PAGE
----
Taman Bacaan Youth Engagement “Strengthening Social Cohesion through Peacebuilding”

Mr. Abdul Halim Kader, President TAMAN BACAAN

Mr. Hazni Bin Aris, Vice President, AMP

Dr. Jolene Jerard, Executive Director, Centinel

Members of the Inter-Agency Aftercare Group (ACG) and the Religious Rehabilitation Group (RRG)

Friends of Nanyang Technological University and Muslim Society of National University of Singapore, Singapore University of Technology and Design, and Singapore Institute of Technology

1. Thank you for joining us.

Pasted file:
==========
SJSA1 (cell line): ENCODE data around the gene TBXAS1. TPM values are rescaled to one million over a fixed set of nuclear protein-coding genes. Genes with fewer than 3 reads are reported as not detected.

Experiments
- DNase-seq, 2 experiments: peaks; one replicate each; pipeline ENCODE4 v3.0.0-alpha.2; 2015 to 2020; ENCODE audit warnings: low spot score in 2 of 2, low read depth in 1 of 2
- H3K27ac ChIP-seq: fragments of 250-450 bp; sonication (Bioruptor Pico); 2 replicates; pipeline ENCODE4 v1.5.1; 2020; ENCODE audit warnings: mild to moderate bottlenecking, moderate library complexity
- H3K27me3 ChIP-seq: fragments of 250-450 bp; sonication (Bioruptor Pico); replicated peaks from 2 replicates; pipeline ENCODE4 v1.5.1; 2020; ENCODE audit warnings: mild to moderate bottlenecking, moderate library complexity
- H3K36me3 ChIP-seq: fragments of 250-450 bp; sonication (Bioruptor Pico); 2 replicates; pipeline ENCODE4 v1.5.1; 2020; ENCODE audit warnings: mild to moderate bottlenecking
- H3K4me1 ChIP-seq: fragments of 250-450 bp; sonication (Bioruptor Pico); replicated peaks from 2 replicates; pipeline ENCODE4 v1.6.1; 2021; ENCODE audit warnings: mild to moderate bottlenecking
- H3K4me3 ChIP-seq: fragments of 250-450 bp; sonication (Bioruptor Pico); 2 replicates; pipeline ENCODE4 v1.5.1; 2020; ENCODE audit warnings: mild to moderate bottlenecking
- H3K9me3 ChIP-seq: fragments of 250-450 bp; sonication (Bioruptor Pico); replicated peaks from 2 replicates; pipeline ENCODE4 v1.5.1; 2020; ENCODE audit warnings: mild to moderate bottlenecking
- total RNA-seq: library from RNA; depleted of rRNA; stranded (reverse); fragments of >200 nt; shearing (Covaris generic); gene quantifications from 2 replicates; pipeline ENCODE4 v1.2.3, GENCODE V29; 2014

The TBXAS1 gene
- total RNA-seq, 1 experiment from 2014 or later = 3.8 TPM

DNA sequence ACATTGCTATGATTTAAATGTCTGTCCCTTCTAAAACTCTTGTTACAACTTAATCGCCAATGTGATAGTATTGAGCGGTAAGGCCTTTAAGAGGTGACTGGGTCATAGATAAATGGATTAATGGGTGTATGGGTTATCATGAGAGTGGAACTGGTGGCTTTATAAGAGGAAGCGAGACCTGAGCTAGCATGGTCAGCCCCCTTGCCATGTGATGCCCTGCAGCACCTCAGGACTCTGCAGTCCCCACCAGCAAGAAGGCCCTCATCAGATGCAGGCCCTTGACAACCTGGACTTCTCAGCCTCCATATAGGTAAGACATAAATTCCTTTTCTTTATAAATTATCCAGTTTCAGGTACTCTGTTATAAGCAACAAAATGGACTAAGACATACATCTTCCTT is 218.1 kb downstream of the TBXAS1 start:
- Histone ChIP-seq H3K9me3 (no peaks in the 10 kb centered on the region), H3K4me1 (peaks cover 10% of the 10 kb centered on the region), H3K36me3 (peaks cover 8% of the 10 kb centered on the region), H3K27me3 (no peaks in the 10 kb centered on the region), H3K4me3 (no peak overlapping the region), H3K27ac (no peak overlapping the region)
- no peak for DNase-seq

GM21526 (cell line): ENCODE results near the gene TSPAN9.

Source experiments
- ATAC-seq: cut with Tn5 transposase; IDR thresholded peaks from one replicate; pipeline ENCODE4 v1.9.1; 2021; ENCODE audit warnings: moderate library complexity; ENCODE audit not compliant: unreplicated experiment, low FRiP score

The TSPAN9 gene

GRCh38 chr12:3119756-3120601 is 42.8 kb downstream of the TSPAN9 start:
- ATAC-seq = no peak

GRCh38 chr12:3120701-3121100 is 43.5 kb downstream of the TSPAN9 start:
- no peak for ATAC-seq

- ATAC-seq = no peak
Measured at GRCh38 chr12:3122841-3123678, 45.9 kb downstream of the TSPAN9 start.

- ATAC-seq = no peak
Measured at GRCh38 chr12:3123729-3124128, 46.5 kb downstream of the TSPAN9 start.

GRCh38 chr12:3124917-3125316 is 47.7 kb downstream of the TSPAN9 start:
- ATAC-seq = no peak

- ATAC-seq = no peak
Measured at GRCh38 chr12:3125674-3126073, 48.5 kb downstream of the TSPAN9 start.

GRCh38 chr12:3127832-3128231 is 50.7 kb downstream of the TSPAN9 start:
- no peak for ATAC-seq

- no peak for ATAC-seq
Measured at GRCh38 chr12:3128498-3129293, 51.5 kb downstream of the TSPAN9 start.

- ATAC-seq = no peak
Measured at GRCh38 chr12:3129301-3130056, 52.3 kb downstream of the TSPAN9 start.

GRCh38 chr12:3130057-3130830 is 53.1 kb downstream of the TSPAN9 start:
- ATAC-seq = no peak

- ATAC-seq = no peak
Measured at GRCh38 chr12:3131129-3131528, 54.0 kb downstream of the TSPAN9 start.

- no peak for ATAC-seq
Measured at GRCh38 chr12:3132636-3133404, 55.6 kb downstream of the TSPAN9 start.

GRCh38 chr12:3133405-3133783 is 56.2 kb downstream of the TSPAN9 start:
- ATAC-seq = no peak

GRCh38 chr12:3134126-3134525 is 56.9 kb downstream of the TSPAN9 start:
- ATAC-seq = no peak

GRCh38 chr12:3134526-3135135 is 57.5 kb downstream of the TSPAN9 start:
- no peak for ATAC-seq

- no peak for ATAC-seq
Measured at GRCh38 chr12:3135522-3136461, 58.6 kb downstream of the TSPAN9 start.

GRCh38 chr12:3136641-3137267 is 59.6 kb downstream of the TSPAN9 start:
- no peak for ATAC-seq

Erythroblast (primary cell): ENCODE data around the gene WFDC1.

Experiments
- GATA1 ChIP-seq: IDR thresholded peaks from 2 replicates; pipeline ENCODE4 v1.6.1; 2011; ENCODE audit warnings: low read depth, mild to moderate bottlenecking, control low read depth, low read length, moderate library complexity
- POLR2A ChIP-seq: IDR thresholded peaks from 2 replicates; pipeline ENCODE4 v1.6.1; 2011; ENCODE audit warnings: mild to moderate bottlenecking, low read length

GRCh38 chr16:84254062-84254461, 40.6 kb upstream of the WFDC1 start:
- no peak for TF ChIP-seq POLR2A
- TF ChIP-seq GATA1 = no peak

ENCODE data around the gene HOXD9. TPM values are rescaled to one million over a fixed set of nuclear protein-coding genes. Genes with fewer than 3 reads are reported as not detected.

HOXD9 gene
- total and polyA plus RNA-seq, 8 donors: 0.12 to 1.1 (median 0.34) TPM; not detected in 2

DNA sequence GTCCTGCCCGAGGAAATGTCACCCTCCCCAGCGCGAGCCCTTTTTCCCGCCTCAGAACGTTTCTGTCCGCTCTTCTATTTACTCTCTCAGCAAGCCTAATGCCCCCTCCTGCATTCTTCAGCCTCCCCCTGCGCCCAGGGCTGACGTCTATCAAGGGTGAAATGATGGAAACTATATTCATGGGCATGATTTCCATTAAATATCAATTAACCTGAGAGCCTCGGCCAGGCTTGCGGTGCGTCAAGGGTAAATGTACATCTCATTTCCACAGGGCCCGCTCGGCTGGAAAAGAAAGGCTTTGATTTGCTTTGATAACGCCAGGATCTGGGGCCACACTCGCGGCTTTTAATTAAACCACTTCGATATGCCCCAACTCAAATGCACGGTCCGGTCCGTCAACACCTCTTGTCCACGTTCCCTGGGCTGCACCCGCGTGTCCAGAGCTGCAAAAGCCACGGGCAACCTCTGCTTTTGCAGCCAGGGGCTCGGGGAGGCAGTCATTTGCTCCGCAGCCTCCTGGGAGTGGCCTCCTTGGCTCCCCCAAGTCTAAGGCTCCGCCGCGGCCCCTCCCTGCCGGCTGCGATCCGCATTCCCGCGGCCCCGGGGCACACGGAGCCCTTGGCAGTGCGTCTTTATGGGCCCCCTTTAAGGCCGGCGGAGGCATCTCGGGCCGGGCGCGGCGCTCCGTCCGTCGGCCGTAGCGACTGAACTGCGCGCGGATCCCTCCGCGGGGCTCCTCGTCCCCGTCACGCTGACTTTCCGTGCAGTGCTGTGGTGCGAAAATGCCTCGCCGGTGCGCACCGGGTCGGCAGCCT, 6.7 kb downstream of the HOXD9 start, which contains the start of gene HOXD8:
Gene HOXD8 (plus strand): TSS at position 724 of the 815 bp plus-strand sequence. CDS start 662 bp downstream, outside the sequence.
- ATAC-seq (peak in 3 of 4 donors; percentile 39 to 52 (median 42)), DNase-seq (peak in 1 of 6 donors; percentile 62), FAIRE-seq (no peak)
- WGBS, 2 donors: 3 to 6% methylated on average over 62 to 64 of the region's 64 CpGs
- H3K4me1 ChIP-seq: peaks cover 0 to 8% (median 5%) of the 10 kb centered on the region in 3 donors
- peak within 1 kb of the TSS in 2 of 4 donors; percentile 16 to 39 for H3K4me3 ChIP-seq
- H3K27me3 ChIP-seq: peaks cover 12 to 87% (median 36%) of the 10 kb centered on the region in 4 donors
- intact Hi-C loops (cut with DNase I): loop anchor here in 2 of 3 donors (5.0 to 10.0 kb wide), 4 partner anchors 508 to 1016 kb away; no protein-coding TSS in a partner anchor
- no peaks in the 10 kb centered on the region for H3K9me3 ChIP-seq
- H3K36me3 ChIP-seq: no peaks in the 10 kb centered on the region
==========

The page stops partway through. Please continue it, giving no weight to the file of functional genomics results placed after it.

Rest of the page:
2. This collaboration between Taman Bacaan, the ACG and the RRG is a commendable effort to educate young people about the threat of violent extremism and the role we can all play in ensuring that extremist ideas do not gain a foothold in our society. . Its very important. The COVID-19 pandemic has introduced new challenges to our security landscape, including changing the way terrorist organizations operate globally. In Singapore, the pandemic has also deepened our racial and religious divides, following the wave of communal strife that has been precipitated by the stressors of COVID-19. This highlights the fragility of our community relations and the need to continually strive for our social cohesion in times of peace in order to build a cohesive and resilient society capable of withstanding crises. This is very important for us, even though we are facing the challenges of COVID-19 and we are in peacetime, terrorist organizations are at work. This means that our work must always continue, in order to be able to strengthen our social capital and our landscape. This is the key.